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Hurricane IRMA


Hurricane Irma Discussion Number  44
NWS National Hurricane Center Miami FL       AL112017
1100 PM EDT Sat Sep 09 2017

Irma's nearly 24-hour traversal of the north coast of Cuba appears
to have affected the hurricane's structure and intensity.  An
earlier NOAA Hurricane Hunter aircraft and a more recent Air Force
reconnaissance flight both measured maximum flight-level winds near
105 kt and surface winds near 95 kt.  The planes have reported
a double eyewall structure, which has also been observed in WSR-88D
Doppler radar data from Miami and Key West.  Irma's intensity has
been conservatively lowered to 105 kt, and I'd rather wait to lower
the winds further until we've seen the full data set from the Air
Force mission.

Irma has stuttered near the north coast of Cuba for the past few
hours, which may be a harbinger of the north-northwestward turn
that we've been waiting for.  In any event, Irma appears to be
moving very slowly toward the northwest, or 305/5 kt, very gradually
shifting away from the north coast of Cuba.  With the hurricane
located near a break in the subtropical ridge, it should turn
north-northwestward soon and accelerate near or along the west
coast of Florida during the next 36-48 hours.  Because of Irma's
hesitation to move northwestward, the new track guidance has shifted
ever so slightly westward, and the new NHC track is just a little
left of the previous one.  Although it is likely that the eye will
move near or over the Lower Keys Sunday morning, the hurricane's
angle of approach to the west coast of Florida makes it very
difficult to pinpoint exactly where Irma will cross the Florida Gulf

If an eyewall replacement occurs within the next 6-12 hours, Irma
has an opportunity to restrengthen a bit while it moves across the
Straits of Florida.  After that time, however, southwesterly shear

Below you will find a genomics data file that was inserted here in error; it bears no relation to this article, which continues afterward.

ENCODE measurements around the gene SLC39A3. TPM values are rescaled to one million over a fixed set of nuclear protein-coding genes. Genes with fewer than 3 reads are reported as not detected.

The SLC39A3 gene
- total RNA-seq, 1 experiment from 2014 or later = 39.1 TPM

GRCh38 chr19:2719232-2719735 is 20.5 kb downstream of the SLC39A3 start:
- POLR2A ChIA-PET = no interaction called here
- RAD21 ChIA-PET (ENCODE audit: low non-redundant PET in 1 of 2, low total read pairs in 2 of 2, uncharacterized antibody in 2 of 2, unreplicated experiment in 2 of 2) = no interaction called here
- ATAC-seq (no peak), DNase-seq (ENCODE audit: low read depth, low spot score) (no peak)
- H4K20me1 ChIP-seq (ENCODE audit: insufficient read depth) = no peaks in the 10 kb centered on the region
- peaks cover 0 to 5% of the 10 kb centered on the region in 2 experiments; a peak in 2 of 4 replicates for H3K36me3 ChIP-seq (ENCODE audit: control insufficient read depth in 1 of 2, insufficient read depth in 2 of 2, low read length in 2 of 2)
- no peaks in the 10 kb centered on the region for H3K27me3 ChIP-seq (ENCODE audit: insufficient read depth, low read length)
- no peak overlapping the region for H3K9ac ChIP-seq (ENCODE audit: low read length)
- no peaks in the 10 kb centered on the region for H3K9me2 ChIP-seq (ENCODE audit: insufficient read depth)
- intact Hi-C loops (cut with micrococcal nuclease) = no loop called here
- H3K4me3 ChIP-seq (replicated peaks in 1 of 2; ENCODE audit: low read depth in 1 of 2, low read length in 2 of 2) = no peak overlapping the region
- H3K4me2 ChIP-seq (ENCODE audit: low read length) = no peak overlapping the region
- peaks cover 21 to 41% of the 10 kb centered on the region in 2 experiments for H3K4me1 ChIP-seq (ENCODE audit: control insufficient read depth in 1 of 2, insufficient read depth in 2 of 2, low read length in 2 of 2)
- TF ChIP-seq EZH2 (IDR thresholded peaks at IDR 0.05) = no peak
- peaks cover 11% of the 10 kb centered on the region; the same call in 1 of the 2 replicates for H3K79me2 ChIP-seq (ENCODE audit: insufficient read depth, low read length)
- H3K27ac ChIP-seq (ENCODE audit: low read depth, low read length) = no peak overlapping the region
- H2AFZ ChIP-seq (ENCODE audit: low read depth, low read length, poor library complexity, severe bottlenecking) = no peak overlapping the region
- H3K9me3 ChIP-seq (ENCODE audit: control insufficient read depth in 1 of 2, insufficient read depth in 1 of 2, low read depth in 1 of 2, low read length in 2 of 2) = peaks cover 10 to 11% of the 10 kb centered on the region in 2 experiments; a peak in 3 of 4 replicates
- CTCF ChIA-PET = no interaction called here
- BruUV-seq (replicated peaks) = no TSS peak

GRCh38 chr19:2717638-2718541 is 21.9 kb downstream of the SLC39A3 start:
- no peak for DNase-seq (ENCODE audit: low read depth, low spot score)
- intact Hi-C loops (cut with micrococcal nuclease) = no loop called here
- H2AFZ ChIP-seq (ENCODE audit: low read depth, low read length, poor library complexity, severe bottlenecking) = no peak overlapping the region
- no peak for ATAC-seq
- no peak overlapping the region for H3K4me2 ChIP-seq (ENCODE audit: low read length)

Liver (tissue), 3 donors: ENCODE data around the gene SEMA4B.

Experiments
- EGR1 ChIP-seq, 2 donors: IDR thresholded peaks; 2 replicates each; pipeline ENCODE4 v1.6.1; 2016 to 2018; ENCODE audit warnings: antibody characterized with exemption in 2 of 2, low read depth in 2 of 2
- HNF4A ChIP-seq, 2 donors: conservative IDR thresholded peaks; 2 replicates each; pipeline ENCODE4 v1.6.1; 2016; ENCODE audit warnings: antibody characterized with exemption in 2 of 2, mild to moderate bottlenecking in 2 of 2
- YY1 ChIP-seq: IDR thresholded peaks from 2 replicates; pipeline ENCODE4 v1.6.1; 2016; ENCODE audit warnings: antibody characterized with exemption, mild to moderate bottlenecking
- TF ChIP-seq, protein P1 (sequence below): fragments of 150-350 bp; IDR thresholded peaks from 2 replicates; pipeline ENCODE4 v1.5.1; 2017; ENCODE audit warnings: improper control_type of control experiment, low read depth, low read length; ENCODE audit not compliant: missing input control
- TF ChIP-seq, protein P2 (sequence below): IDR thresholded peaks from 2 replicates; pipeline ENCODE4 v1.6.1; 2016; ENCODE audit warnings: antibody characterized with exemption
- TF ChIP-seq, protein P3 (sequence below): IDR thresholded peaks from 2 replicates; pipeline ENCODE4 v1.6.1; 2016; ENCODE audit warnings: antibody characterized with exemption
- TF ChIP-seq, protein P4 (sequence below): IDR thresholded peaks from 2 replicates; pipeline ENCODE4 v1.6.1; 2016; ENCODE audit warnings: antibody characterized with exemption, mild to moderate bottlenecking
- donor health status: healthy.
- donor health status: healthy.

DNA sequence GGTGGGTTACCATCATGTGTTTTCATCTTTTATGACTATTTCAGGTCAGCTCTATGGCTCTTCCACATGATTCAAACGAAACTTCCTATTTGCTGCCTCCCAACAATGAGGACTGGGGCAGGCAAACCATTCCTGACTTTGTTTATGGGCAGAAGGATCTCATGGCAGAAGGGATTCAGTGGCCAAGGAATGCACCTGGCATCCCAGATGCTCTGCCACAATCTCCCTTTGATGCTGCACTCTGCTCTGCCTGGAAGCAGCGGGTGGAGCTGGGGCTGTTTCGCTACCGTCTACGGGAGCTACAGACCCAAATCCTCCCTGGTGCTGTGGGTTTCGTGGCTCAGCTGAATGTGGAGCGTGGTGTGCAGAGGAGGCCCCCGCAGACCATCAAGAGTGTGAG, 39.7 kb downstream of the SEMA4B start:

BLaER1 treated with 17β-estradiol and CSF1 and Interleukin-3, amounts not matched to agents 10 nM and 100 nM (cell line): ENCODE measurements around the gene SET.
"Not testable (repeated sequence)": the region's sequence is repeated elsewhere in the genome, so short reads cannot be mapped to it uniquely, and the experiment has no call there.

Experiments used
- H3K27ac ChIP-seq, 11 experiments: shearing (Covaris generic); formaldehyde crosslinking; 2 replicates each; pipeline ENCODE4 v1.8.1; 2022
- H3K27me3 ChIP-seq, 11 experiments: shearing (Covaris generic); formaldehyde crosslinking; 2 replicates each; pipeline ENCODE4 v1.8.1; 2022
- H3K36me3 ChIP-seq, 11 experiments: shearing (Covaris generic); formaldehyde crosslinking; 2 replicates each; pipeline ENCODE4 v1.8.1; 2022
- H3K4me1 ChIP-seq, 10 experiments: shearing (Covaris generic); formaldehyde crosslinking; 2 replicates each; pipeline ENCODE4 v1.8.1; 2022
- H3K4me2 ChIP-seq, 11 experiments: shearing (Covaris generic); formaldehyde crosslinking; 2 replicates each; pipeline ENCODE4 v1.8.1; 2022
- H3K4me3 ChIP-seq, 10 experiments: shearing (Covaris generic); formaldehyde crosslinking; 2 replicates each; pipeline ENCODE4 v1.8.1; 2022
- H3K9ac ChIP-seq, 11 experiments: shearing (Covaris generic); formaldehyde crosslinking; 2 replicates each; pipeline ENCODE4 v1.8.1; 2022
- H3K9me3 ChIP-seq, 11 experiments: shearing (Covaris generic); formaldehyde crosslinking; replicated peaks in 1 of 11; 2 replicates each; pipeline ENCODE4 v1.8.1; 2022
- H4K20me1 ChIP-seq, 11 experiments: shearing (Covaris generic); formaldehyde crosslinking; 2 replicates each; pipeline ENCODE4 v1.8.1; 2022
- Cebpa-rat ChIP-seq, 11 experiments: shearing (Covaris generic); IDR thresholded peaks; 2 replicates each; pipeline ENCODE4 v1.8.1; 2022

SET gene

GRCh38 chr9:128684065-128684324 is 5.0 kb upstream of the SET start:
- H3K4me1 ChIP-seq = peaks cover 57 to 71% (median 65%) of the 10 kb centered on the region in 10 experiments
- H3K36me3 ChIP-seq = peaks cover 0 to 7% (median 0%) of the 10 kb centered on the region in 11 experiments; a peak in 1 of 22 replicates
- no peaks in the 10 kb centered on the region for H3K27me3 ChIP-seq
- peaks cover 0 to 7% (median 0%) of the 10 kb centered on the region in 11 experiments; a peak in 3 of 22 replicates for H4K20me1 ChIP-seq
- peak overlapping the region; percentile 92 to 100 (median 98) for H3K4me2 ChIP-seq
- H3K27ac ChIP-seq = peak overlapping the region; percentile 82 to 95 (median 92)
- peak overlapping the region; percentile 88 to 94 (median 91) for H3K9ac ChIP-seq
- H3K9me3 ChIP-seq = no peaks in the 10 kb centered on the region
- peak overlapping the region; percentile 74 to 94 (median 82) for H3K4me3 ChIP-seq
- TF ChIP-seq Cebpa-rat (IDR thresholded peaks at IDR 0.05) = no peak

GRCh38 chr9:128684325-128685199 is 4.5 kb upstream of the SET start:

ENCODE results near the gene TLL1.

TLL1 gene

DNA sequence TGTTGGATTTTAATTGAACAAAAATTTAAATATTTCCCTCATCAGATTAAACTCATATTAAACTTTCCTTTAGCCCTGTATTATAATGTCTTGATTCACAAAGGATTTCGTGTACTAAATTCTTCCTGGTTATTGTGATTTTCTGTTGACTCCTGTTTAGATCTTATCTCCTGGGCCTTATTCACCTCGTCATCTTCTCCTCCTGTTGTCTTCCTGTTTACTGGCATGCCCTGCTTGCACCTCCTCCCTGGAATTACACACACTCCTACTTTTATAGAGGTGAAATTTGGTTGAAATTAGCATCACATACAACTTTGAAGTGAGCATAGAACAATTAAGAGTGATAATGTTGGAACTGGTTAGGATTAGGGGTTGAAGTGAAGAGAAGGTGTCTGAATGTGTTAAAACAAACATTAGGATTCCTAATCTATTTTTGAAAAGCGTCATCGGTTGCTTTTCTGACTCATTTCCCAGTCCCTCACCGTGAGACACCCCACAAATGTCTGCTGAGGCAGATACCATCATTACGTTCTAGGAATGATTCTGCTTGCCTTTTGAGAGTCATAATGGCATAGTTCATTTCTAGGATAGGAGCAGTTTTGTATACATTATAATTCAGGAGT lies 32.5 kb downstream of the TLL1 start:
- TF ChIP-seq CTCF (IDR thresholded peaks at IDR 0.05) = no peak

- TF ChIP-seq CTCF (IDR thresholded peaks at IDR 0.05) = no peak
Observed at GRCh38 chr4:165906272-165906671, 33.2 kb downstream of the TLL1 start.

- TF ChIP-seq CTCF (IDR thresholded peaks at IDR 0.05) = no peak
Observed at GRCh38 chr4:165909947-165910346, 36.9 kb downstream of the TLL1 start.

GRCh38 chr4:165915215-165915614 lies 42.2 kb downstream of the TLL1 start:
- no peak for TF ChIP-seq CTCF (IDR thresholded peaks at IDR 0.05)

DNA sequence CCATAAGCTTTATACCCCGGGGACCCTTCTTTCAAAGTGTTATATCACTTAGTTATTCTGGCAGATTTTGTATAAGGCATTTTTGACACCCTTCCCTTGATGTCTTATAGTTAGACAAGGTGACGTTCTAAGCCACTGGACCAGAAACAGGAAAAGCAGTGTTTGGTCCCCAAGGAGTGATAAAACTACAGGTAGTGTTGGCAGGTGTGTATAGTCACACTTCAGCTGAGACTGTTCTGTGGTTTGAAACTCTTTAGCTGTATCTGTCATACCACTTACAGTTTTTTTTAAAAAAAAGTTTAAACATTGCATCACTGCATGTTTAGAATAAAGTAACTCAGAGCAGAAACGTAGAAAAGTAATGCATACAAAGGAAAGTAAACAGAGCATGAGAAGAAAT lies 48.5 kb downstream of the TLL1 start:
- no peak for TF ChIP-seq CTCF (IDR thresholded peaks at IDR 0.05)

is expected to increase to 25-30 kt in about 24 hours and then
continue increasing through 48 hours.  This shear, in addition to
Irma's core interacting with Florida, is likely to cause a
weakening trend after 24 hours.  The new intensity guidance calls
for an adjustment from the previous forecast, although it
conservatively lies near the upper bound of the reliable models.
Irma is still expected to approach the Florida Keys and Florida
west coast as a major hurricane, and combined with its large size,
will produce significant storm surge flooding in those areas.


1. Irma is expected bring life-threatening wind and storm surge to
the Florida Keys and southwestern Florida as an extremely dangerous
major hurricane tonight through Sunday. Preparations in the Florida
Keys and southwest Florida should be complete since tropical-storm-
force winds are already affecting portions of the coast.

2. There is an imminent danger of life-threatening storm surge
flooding in portions of central and southern Florida, including the
Florida Keys, where a Storm Surge Warning is in effect. The threat
of catastrophic storm surge flooding is highest along the southwest
coast of Florida, where 10 to 15 feet of inundation above ground
level is expected. This is a life-threatening situation, and
everyone in these areas should immediately follow any evacuation
instructions from local officials.

3. Irma will bring life-threatening wind impacts to much of Florida
regardless of the exact track of the center. Wind hazards from Irma
are also expected to spread northward through much of Georgia
and portions of South Carolina and Alabama.

4. Irma is expected to produce very heavy rain and inland flooding.
Total rain accumulations of 10 to 20 inches, with isolated amounts
of between 20 and 25 inches, are expected over the Florida Keys, the
Florida peninsula, and southeast Georgia from Saturday through
Monday. Significant river flooding is possible in these areas. Early
next week Irma will also bring periods of heavy rain to much of the
southeast United States where an average of 2 to 6 inches is
forecast, with isolated higher amounts, from North and South
Carolina to Tennessee and eastern Alabama. This includes some
mountainous areas which are more prone to flash flooding.  Residents
throughout the southeast states should remain aware of the flood
threat and stay tuned to forecasts and warnings.


INIT  10/0300Z 23.5N  81.0W  105 KT 120 MPH
 12H  10/1200Z 24.7N  81.7W  110 KT 125 MPH
 24H  11/0000Z 26.8N  82.4W  105 KT 120 MPH
 36H  11/1200Z 29.5N  83.4W   80 KT  90 MPH...ON THE COAST
 48H  12/0000Z 32.2N  85.0W   55 KT  65 MPH...INLAND
 72H  13/0000Z 35.3N  89.0W   25 KT  30 MPH...POST-TROP/INLAND
 96H  14/0000Z 37.0N  88.5W   20 KT  25 MPH...POST-TROP/INLAND
120H  15/0000Z...DISSIPATED

Forecaster Berg